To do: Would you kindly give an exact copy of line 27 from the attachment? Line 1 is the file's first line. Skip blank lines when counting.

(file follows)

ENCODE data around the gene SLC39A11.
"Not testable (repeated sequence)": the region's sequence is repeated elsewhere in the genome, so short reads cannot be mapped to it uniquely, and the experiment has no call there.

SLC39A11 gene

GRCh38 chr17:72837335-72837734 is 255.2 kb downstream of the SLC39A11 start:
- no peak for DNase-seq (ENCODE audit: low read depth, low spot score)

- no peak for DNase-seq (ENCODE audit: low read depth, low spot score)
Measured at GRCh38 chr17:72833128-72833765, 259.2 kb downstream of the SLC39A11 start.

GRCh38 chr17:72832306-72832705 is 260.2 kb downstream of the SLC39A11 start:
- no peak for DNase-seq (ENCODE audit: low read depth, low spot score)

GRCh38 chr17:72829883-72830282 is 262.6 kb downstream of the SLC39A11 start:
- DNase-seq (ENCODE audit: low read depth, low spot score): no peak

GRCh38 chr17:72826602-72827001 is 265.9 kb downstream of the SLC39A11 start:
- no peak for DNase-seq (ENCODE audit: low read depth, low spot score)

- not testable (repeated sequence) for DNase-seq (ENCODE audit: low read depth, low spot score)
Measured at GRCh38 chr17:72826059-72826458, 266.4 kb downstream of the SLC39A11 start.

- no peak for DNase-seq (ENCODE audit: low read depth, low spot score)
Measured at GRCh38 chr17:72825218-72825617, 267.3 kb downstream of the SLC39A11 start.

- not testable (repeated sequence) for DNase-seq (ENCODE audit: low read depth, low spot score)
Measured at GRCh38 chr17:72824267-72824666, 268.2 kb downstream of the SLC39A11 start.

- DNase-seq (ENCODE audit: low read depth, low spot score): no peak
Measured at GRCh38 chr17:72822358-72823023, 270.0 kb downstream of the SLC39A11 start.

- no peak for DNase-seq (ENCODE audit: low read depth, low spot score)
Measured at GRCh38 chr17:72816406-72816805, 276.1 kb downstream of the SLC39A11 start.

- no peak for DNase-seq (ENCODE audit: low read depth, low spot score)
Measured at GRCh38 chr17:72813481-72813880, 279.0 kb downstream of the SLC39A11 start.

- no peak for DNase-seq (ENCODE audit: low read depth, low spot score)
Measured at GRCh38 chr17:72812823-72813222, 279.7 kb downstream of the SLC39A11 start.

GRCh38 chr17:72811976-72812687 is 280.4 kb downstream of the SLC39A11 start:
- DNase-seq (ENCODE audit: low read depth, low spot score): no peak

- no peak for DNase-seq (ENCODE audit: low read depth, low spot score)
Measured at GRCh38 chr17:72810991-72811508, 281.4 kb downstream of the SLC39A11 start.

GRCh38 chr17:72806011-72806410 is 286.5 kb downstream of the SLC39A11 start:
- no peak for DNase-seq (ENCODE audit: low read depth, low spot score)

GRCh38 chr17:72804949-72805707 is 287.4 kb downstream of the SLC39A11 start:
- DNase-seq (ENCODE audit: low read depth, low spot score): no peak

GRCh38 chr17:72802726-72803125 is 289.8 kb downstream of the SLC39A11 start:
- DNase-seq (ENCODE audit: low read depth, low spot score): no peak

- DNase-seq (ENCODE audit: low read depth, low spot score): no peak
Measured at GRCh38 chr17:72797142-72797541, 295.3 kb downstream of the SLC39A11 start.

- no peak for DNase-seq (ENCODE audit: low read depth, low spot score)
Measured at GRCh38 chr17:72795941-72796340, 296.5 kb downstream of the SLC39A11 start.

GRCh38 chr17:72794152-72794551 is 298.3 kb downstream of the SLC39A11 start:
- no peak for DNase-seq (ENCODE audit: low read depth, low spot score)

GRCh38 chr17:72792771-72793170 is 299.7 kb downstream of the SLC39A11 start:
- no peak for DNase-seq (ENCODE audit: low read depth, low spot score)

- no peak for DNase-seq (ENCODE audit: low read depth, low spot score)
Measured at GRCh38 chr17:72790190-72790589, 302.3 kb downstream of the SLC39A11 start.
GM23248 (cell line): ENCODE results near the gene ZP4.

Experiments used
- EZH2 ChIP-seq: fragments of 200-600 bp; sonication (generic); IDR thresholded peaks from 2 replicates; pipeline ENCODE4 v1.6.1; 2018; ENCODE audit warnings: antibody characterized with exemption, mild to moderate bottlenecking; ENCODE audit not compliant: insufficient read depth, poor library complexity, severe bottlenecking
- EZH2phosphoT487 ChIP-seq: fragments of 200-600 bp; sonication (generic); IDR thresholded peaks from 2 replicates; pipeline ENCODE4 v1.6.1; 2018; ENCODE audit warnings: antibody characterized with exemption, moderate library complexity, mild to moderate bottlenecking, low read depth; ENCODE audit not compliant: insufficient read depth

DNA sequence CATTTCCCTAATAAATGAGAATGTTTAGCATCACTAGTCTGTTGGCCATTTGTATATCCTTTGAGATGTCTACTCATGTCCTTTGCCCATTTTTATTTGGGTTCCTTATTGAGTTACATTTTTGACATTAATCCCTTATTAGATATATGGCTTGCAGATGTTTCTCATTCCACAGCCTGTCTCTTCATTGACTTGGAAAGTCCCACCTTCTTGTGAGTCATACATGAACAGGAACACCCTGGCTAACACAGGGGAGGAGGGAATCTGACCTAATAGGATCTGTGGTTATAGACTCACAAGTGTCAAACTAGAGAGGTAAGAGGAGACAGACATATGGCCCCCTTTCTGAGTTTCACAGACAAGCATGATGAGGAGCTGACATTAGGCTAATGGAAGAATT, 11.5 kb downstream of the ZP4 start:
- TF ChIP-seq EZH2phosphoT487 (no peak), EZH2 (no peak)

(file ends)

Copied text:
Measured at GRCh38 chr17:72812823-72813222, 279.7 kb downstream of the SLC39A11 start.